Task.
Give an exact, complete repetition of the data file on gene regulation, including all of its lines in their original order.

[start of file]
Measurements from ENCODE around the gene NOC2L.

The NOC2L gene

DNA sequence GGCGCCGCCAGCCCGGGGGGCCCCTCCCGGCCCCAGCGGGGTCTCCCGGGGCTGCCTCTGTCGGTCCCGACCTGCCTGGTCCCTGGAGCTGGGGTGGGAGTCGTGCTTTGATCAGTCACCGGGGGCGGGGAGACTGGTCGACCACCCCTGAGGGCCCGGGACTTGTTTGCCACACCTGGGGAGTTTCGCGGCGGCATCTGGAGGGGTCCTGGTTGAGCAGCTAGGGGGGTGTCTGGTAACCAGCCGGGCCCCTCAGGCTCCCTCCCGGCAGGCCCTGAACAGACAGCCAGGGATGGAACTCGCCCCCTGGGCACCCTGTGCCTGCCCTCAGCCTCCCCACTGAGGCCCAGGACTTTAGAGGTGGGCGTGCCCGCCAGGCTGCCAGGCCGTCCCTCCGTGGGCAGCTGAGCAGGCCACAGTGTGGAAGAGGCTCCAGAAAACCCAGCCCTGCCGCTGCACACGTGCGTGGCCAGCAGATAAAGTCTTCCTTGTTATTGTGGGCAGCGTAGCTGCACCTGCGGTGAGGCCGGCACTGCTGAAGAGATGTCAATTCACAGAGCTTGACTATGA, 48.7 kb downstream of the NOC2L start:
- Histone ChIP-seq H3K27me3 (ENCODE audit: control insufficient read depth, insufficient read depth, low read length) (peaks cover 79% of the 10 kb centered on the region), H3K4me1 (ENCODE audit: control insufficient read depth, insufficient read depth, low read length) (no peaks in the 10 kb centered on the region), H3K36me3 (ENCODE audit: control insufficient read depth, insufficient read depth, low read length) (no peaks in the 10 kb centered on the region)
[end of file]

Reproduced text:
Measurements from ENCODE around the gene NOC2L.

The NOC2L gene

DNA sequence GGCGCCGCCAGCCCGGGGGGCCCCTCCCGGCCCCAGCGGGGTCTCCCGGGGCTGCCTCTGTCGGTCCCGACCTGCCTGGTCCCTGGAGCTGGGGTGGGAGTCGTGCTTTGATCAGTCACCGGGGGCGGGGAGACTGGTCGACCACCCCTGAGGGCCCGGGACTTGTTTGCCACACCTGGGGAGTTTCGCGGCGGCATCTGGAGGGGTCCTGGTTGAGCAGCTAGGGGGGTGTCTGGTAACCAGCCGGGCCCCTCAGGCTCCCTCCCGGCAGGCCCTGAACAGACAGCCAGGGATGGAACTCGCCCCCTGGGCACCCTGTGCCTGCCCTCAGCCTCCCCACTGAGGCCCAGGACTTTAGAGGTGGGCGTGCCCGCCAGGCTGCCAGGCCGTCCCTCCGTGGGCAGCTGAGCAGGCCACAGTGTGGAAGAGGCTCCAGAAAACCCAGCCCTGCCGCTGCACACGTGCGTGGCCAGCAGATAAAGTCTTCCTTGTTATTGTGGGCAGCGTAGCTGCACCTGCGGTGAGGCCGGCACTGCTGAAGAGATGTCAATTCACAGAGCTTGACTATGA, 48.7 kb downstream of the NOC2L start:
- Histone ChIP-seq H3K27me3 (ENCODE audit: control insufficient read depth, insufficient read depth, low read length) (peaks cover 79% of the 10 kb centered on the region), H3K4me1 (ENCODE audit: control insufficient read depth, insufficient read depth, low read length) (no peaks in the 10 kb centered on the region), H3K36me3 (ENCODE audit: control insufficient read depth, insufficient read depth, low read length) (no peaks in the 10 kb centered on the region)